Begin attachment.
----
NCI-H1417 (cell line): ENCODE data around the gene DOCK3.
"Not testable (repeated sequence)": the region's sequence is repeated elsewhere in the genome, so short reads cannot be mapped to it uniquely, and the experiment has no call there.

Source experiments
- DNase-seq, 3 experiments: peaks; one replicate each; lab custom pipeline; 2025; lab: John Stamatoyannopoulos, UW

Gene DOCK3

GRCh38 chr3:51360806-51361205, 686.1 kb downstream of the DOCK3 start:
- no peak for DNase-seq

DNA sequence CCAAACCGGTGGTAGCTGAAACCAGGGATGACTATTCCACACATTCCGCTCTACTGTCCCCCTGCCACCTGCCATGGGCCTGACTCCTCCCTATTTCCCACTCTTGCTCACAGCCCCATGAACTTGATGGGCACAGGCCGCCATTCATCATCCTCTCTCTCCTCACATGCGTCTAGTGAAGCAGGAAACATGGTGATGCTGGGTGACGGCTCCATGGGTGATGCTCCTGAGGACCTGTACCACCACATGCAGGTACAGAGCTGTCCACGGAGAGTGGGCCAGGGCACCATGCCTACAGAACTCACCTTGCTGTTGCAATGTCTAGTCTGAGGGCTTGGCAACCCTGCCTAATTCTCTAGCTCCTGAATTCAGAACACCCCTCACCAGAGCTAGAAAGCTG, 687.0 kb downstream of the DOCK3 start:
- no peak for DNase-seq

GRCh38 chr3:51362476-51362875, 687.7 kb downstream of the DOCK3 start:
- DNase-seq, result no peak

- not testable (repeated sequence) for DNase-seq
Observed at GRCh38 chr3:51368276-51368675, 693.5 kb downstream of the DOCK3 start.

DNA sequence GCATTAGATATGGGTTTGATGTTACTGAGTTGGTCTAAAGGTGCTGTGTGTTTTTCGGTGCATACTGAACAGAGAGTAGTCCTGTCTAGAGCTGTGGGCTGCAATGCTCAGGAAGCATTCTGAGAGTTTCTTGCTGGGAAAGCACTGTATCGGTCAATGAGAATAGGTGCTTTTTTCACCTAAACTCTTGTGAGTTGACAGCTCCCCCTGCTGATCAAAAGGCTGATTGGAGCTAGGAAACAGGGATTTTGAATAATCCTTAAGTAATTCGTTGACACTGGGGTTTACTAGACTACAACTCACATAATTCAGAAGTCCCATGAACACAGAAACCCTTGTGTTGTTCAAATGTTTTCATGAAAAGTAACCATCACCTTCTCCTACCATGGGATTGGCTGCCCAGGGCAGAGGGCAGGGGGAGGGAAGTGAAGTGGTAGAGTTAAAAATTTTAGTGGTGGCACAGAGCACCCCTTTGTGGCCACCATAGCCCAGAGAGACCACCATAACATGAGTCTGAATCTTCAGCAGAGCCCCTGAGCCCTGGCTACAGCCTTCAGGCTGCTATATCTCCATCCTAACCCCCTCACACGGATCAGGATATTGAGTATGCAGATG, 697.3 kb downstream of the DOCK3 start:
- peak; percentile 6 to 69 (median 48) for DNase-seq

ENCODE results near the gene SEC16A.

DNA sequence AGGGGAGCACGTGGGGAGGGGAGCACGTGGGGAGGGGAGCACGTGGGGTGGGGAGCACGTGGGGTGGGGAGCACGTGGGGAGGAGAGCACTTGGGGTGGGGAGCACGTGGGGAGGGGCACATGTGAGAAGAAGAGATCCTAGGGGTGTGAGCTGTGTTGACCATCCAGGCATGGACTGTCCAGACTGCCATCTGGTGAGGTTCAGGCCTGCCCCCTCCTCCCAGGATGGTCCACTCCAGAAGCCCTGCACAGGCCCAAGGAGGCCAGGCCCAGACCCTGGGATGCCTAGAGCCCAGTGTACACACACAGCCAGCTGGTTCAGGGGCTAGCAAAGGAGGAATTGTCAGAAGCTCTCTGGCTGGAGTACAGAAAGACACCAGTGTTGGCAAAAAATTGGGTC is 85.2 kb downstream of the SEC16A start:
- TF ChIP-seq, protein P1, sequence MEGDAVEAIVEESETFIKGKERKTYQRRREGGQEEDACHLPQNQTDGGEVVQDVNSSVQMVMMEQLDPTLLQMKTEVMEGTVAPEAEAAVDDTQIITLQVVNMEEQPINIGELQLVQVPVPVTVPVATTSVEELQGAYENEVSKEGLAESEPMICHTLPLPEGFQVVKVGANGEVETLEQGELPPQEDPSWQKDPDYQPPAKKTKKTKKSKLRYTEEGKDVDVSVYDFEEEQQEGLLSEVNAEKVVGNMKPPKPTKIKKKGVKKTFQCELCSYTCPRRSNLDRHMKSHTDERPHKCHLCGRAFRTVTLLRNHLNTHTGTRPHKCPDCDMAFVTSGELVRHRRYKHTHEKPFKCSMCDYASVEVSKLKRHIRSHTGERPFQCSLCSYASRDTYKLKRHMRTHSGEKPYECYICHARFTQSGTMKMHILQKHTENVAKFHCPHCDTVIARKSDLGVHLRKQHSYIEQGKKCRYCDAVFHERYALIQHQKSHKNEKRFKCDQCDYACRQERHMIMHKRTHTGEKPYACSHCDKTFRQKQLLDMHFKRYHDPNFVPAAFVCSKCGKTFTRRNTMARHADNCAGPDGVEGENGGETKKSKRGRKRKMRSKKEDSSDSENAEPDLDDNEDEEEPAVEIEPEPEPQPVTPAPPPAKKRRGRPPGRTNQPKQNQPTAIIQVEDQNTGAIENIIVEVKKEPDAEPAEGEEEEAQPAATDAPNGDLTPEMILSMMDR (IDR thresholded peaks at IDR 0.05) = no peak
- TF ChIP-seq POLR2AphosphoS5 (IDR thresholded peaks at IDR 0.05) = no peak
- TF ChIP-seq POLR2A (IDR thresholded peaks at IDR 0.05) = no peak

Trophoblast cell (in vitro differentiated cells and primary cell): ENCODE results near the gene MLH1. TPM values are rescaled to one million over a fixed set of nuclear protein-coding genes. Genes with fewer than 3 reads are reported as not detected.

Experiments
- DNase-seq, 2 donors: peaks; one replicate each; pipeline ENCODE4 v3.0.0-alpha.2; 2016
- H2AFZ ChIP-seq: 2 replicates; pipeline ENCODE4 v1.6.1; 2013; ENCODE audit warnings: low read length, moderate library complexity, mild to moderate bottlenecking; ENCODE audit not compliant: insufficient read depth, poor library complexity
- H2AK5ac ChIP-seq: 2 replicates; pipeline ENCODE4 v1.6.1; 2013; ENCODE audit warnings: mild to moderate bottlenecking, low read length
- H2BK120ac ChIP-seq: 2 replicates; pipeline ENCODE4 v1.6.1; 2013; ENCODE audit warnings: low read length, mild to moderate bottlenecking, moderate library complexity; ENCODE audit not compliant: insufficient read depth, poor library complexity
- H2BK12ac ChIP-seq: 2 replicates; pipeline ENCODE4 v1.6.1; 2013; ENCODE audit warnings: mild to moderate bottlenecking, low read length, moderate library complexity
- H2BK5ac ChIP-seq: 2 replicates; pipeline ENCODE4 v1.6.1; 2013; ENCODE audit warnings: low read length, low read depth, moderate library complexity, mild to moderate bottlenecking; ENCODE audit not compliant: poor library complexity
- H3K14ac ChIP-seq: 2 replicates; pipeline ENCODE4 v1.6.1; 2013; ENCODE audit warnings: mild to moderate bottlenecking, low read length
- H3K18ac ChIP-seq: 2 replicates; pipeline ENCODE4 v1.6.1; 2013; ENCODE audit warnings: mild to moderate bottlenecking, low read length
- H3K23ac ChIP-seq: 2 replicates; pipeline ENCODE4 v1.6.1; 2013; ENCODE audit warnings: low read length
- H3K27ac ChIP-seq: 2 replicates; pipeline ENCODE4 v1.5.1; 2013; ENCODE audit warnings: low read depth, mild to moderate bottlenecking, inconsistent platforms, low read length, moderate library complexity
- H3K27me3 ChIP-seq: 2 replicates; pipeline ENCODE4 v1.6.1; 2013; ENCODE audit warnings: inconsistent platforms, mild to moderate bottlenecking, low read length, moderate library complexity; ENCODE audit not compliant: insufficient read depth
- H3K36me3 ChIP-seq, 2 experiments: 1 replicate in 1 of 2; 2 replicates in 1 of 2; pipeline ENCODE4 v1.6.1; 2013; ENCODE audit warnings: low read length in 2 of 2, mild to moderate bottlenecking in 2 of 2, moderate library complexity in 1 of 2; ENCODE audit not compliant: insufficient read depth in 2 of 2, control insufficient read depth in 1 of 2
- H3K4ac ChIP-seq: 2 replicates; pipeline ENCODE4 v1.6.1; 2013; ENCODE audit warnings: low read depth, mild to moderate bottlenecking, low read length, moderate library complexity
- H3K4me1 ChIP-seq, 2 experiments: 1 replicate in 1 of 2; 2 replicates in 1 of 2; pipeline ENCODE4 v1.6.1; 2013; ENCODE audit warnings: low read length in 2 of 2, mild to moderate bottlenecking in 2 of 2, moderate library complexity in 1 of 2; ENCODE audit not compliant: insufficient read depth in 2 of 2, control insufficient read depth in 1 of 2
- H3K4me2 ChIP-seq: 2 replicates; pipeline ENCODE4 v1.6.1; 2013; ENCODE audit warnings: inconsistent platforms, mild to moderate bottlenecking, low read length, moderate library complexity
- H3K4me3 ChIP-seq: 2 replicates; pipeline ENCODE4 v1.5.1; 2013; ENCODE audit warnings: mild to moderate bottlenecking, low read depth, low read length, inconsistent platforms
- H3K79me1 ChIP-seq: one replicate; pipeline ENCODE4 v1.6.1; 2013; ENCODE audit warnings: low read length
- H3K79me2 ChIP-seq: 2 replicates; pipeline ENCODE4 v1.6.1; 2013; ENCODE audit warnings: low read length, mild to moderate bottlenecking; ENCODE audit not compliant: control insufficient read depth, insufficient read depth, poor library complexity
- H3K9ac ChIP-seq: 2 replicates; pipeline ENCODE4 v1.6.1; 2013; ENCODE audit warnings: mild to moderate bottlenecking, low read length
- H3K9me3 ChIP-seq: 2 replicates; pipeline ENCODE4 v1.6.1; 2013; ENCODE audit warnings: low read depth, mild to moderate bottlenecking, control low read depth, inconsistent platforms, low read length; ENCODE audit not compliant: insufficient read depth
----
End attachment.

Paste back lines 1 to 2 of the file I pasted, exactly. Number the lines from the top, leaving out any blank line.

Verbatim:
NCI-H1417 (cell line): ENCODE data around the gene DOCK3.
"Not testable (repeated sequence)": the region's sequence is repeated elsewhere in the genome, so short reads cannot be mapped to it uniquely, and the experiment has no call there.